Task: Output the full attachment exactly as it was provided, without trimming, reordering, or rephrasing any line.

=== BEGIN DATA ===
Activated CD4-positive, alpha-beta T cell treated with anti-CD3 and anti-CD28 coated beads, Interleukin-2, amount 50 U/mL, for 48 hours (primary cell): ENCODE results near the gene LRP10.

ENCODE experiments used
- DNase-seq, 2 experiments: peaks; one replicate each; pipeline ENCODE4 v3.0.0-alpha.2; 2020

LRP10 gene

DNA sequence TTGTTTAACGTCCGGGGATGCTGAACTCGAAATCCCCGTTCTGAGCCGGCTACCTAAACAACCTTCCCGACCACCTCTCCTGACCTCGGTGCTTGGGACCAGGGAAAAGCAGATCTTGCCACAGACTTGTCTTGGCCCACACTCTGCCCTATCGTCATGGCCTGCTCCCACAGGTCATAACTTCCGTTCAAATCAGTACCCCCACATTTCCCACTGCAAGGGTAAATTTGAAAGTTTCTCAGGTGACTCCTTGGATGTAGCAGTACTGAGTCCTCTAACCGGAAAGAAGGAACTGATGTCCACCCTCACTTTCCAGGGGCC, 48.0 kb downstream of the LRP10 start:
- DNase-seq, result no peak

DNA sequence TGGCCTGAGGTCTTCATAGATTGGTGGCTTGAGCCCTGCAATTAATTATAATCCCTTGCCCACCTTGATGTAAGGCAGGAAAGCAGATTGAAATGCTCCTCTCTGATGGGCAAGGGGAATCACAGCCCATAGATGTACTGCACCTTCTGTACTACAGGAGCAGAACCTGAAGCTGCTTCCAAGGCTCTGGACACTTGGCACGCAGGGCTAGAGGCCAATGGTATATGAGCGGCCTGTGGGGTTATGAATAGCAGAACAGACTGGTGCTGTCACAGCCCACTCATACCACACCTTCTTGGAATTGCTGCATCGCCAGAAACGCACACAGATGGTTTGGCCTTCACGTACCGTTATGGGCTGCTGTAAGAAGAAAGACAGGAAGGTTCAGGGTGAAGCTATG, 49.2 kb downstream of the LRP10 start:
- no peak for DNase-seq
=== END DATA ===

Activated CD4-positive, alpha-beta T cell treated with anti-CD3 and anti-CD28 coated beads, Interleukin-2, amount 50 U/mL, for 48 hours (primary cell): ENCODE results near the gene LRP10.

ENCODE experiments used
- DNase-seq, 2 experiments: peaks; one replicate each; pipeline ENCODE4 v3.0.0-alpha.2; 2020

LRP10 gene

DNA sequence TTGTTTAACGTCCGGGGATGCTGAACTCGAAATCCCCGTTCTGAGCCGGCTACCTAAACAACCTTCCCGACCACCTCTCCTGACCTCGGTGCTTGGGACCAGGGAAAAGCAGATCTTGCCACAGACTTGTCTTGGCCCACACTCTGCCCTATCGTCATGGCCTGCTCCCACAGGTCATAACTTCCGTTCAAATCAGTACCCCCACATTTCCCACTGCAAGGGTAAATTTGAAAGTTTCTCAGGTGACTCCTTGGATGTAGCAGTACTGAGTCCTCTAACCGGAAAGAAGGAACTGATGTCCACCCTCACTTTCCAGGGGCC, 48.0 kb downstream of the LRP10 start:
- DNase-seq, result no peak

DNA sequence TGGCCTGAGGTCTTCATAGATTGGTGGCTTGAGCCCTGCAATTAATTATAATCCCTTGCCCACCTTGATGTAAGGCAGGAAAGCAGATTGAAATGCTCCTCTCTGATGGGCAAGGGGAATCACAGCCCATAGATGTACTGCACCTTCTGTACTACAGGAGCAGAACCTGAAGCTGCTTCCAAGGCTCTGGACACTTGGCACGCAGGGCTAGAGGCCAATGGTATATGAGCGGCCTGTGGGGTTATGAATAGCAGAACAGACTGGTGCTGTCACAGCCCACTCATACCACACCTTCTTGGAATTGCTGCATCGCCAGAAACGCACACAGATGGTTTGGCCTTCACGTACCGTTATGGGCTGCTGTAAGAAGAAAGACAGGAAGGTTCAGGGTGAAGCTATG, 49.2 kb downstream of the LRP10 start:
- no peak for DNase-seq